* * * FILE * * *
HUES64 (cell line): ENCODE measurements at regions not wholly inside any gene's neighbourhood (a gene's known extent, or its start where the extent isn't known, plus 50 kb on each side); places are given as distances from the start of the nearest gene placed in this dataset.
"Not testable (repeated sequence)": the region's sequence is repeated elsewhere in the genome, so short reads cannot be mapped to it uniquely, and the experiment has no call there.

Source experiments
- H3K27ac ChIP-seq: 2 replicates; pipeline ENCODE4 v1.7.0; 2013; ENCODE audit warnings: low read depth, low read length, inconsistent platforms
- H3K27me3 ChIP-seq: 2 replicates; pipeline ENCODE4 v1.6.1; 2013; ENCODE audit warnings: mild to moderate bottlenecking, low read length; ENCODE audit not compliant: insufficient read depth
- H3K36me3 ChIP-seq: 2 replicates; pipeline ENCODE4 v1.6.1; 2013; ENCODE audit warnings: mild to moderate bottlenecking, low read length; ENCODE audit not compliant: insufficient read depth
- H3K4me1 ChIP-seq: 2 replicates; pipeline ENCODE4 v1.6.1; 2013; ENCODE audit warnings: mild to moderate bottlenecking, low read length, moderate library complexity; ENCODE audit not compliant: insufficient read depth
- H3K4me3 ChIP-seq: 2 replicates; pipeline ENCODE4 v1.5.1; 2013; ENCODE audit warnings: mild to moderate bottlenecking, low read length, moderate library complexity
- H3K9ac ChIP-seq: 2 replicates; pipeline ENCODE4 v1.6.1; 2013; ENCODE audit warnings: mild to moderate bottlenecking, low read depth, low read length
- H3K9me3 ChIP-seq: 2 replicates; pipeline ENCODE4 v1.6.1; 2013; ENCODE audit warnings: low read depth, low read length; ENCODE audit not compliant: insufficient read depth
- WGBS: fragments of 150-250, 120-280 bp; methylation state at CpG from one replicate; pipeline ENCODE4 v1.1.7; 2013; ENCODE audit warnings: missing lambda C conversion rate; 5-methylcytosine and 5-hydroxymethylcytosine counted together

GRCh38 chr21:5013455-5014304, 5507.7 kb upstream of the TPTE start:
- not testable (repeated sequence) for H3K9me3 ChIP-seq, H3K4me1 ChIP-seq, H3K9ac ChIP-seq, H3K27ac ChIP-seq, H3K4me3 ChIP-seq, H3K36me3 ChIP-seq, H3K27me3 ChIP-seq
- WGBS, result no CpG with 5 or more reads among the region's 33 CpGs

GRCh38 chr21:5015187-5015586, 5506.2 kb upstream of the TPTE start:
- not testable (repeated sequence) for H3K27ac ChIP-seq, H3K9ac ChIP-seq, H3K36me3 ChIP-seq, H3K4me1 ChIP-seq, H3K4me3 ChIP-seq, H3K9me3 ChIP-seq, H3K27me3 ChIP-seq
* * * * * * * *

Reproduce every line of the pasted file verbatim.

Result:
HUES64 (cell line): ENCODE measurements at regions not wholly inside any gene's neighbourhood (a gene's known extent, or its start where the extent isn't known, plus 50 kb on each side); places are given as distances from the start of the nearest gene placed in this dataset.
"Not testable (repeated sequence)": the region's sequence is repeated elsewhere in the genome, so short reads cannot be mapped to it uniquely, and the experiment has no call there.

Source experiments
- H3K27ac ChIP-seq: 2 replicates; pipeline ENCODE4 v1.7.0; 2013; ENCODE audit warnings: low read depth, low read length, inconsistent platforms
- H3K27me3 ChIP-seq: 2 replicates; pipeline ENCODE4 v1.6.1; 2013; ENCODE audit warnings: mild to moderate bottlenecking, low read length; ENCODE audit not compliant: insufficient read depth
- H3K36me3 ChIP-seq: 2 replicates; pipeline ENCODE4 v1.6.1; 2013; ENCODE audit warnings: mild to moderate bottlenecking, low read length; ENCODE audit not compliant: insufficient read depth
- H3K4me1 ChIP-seq: 2 replicates; pipeline ENCODE4 v1.6.1; 2013; ENCODE audit warnings: mild to moderate bottlenecking, low read length, moderate library complexity; ENCODE audit not compliant: insufficient read depth
- H3K4me3 ChIP-seq: 2 replicates; pipeline ENCODE4 v1.5.1; 2013; ENCODE audit warnings: mild to moderate bottlenecking, low read length, moderate library complexity
- H3K9ac ChIP-seq: 2 replicates; pipeline ENCODE4 v1.6.1; 2013; ENCODE audit warnings: mild to moderate bottlenecking, low read depth, low read length
- H3K9me3 ChIP-seq: 2 replicates; pipeline ENCODE4 v1.6.1; 2013; ENCODE audit warnings: low read depth, low read length; ENCODE audit not compliant: insufficient read depth
- WGBS: fragments of 150-250, 120-280 bp; methylation state at CpG from one replicate; pipeline ENCODE4 v1.1.7; 2013; ENCODE audit warnings: missing lambda C conversion rate; 5-methylcytosine and 5-hydroxymethylcytosine counted together

GRCh38 chr21:5013455-5014304, 5507.7 kb upstream of the TPTE start:
- not testable (repeated sequence) for H3K9me3 ChIP-seq, H3K4me1 ChIP-seq, H3K9ac ChIP-seq, H3K27ac ChIP-seq, H3K4me3 ChIP-seq, H3K36me3 ChIP-seq, H3K27me3 ChIP-seq
- WGBS, result no CpG with 5 or more reads among the region's 33 CpGs

GRCh38 chr21:5015187-5015586, 5506.2 kb upstream of the TPTE start:
- not testable (repeated sequence) for H3K27ac ChIP-seq, H3K9ac ChIP-seq, H3K36me3 ChIP-seq, H3K4me1 ChIP-seq, H3K4me3 ChIP-seq, H3K9me3 ChIP-seq, H3K27me3 ChIP-seq